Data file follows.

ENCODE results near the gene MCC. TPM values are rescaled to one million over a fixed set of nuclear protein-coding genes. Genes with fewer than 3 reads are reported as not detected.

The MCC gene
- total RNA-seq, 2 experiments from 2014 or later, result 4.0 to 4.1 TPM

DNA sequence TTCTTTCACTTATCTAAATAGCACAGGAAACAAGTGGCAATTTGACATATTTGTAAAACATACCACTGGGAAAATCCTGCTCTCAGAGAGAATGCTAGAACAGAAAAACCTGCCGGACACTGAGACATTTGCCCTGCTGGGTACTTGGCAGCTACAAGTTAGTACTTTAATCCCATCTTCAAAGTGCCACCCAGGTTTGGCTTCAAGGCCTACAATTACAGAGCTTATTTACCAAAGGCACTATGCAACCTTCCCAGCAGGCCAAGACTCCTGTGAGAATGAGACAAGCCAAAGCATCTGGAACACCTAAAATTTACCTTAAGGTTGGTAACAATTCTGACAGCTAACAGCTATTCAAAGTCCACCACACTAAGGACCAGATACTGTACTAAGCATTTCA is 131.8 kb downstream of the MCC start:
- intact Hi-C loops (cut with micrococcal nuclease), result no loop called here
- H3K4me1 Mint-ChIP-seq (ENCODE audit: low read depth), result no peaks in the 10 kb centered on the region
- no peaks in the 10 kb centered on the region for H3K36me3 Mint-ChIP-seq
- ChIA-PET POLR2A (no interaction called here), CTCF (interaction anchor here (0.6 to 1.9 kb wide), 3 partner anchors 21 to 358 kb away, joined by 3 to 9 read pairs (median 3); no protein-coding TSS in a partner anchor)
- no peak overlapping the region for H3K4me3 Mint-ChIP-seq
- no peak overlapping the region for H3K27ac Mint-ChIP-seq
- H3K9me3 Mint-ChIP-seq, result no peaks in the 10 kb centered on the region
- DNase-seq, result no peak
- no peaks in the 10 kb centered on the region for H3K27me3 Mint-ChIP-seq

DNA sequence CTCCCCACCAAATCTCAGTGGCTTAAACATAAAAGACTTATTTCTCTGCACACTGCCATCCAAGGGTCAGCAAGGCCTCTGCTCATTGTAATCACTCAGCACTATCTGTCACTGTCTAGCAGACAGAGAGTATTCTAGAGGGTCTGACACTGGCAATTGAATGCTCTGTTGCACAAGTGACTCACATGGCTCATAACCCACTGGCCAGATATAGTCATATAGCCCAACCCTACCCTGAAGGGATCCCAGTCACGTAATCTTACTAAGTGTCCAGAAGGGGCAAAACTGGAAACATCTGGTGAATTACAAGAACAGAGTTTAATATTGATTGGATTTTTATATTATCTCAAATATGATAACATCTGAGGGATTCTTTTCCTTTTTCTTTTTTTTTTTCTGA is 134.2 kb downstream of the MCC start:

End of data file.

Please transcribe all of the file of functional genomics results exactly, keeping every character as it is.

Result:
ENCODE results near the gene MCC. TPM values are rescaled to one million over a fixed set of nuclear protein-coding genes. Genes with fewer than 3 reads are reported as not detected.

The MCC gene
- total RNA-seq, 2 experiments from 2014 or later, result 4.0 to 4.1 TPM

DNA sequence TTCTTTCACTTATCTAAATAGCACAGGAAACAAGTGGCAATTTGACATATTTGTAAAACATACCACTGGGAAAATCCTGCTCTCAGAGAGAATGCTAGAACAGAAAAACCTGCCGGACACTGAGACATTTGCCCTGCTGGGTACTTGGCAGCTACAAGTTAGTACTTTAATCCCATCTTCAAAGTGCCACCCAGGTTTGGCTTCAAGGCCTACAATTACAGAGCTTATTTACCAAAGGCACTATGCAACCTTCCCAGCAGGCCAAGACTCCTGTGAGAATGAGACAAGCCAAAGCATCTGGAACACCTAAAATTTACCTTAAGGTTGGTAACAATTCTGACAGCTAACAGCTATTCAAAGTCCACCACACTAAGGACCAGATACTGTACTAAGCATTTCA is 131.8 kb downstream of the MCC start:
- intact Hi-C loops (cut with micrococcal nuclease), result no loop called here
- H3K4me1 Mint-ChIP-seq (ENCODE audit: low read depth), result no peaks in the 10 kb centered on the region
- no peaks in the 10 kb centered on the region for H3K36me3 Mint-ChIP-seq
- ChIA-PET POLR2A (no interaction called here), CTCF (interaction anchor here (0.6 to 1.9 kb wide), 3 partner anchors 21 to 358 kb away, joined by 3 to 9 read pairs (median 3); no protein-coding TSS in a partner anchor)
- no peak overlapping the region for H3K4me3 Mint-ChIP-seq
- no peak overlapping the region for H3K27ac Mint-ChIP-seq
- H3K9me3 Mint-ChIP-seq, result no peaks in the 10 kb centered on the region
- DNase-seq, result no peak
- no peaks in the 10 kb centered on the region for H3K27me3 Mint-ChIP-seq

DNA sequence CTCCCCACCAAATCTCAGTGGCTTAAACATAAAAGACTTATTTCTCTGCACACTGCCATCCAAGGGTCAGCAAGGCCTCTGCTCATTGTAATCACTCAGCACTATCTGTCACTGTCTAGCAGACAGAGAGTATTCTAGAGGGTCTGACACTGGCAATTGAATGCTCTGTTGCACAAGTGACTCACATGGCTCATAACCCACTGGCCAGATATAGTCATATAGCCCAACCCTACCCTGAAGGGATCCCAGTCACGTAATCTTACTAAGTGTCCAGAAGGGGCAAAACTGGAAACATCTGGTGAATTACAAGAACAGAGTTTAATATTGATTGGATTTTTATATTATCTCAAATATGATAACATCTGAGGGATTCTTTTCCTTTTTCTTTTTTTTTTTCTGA is 134.2 kb downstream of the MCC start: